Boris wasn't seen in the crowd
Unless you’re Ringo Starr it’s a fairly well established position within the musical world to oppose Brexit, to reject what Brexit stands for and the narrowing of horizons that goes along with it. Mention the issue in any artist interview, and more commonly than not the response will be that, yes, of course, it’s a bad thing. But no-one has articulated this view musically quite so explicitly or as strikingly as Matthew Herbert and his Brexit Big Band.
Herbert’s diverse background includes stints as a dance remixer, composer, and – very pertinently now – a brief involvement with the Eurovision song contest; since the turn of the millennium though he has been brandishing his big band sound. The central premise of his two-year project is this: it began on the day that Article 50 was triggered, and will culminate in an album release on the day that Britain leaves the EU. Along the way, there are collaborations and alliances with musicians from each of the remaining twenty-seven EU countries, and tonight’s show, while huge in itself, is just one small part of this.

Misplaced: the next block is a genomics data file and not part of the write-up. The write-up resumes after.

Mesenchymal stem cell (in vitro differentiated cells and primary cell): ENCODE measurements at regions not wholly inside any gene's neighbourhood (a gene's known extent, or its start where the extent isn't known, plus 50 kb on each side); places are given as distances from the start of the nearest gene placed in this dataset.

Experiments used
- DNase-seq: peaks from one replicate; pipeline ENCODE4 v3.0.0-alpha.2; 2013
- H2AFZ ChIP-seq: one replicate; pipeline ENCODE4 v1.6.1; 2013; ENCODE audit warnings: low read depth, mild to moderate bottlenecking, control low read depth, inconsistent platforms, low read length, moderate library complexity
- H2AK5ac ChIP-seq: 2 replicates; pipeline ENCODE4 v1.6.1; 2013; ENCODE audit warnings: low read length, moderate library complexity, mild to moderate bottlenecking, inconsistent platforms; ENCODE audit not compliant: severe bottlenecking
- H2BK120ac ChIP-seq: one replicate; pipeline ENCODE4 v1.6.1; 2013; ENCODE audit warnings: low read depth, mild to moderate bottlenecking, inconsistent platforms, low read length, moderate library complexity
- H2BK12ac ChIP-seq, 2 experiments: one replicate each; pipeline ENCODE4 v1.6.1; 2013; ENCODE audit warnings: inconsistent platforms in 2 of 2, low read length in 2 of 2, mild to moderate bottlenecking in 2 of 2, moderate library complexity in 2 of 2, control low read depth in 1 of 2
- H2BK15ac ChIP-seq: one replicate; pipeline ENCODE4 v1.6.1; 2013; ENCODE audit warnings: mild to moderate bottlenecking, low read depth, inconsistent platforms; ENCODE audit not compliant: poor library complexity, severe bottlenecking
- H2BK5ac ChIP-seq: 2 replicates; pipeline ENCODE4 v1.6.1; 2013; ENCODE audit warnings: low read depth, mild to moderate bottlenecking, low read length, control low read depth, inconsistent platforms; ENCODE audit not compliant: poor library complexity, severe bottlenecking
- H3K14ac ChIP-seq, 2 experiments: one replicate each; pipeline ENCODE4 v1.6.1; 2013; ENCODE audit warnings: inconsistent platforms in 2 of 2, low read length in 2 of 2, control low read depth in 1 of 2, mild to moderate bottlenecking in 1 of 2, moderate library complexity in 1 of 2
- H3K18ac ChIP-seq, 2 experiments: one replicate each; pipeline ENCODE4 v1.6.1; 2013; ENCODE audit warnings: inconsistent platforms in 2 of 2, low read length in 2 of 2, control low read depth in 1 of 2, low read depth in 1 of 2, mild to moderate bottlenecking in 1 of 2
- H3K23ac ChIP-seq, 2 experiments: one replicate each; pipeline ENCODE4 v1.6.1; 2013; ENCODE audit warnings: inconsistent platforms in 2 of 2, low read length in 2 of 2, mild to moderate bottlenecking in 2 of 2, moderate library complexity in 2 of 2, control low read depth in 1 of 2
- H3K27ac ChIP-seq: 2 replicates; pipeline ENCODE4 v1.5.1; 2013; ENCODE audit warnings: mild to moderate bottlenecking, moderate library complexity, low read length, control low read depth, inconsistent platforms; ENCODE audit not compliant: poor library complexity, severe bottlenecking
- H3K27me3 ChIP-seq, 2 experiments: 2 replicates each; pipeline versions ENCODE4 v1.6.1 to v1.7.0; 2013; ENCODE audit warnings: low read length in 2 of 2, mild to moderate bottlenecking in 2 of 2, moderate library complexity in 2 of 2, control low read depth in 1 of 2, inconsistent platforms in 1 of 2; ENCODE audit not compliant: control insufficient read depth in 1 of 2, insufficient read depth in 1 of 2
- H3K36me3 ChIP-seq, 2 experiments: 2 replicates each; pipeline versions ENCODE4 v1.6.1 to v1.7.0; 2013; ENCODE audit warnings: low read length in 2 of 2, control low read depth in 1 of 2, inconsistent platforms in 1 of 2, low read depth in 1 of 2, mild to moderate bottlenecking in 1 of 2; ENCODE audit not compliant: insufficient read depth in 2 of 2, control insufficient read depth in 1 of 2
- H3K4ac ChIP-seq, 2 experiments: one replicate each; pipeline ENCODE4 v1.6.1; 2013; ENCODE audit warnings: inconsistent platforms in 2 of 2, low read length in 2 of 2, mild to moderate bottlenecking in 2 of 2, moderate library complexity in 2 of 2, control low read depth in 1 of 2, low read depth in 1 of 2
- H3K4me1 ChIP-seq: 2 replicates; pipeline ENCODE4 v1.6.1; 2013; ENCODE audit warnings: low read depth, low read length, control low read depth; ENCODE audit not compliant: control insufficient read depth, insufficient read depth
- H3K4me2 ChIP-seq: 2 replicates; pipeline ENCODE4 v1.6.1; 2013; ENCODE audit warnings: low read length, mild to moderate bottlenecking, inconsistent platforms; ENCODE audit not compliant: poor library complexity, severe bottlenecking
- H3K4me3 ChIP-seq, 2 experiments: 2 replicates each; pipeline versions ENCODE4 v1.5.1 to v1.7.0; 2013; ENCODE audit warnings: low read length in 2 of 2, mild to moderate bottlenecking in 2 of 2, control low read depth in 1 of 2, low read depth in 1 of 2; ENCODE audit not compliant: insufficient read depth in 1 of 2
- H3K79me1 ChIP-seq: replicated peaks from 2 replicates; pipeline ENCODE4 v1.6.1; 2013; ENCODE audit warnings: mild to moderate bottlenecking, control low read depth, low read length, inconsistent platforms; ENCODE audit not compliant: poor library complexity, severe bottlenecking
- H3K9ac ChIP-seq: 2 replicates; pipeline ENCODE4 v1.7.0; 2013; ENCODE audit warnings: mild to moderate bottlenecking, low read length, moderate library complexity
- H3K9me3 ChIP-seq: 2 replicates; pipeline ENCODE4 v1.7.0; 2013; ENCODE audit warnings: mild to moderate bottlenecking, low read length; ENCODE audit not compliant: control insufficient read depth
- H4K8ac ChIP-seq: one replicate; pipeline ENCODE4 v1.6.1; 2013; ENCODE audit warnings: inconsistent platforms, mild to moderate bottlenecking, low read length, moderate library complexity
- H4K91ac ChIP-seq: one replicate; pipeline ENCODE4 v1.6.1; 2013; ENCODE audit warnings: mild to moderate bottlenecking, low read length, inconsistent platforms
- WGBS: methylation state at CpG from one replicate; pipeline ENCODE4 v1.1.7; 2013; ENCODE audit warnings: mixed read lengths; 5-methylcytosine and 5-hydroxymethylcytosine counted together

No surprise that it’s a one-sided crowd in tonight – and the atmosphere is predictably one of warm agreement. The audience are repeatedly told that this is a celebration, not a protest, and it really does feel like that – a tangible demonstration of the joy of cross-border collaboration.
This kind of big-band music always feels huge, slick and shiny. Herbert himself is sharp-suited, the architect-in-chief of the performance, wandering around among his couple of dozen brass-glinting musicians and the hundred-strong choir behind them. There’s a conductor on stage doing most of the musical heavy lifting, as it were, so Herbert cuts an eccentric figure, a mad genius pulling the strings.
One song involves the rhythmic destruction of hundreds of copies of the Daily Mail, each tear forming part of the song’s percussion. A centerpiece of the set is a song where the lyrics are words lifted from Article 50 itself.
Towards the end, each audience member is asked to write a message to Europe on a piece of A4 paper, turn it into a paper aeroplane, and hurl it at the stage. For the whole of the last two numbers the air is filled with darts, as hundreds fly onto the stage and around the musicians. If there’s an exemplary and enjoyable way to voice a pro-EU message, then Matthew Herbert really has found it.
Matthew Herbert Brexit Big Band @ London, Barbican Centre, Monday 23 October
Photos by Mark Allan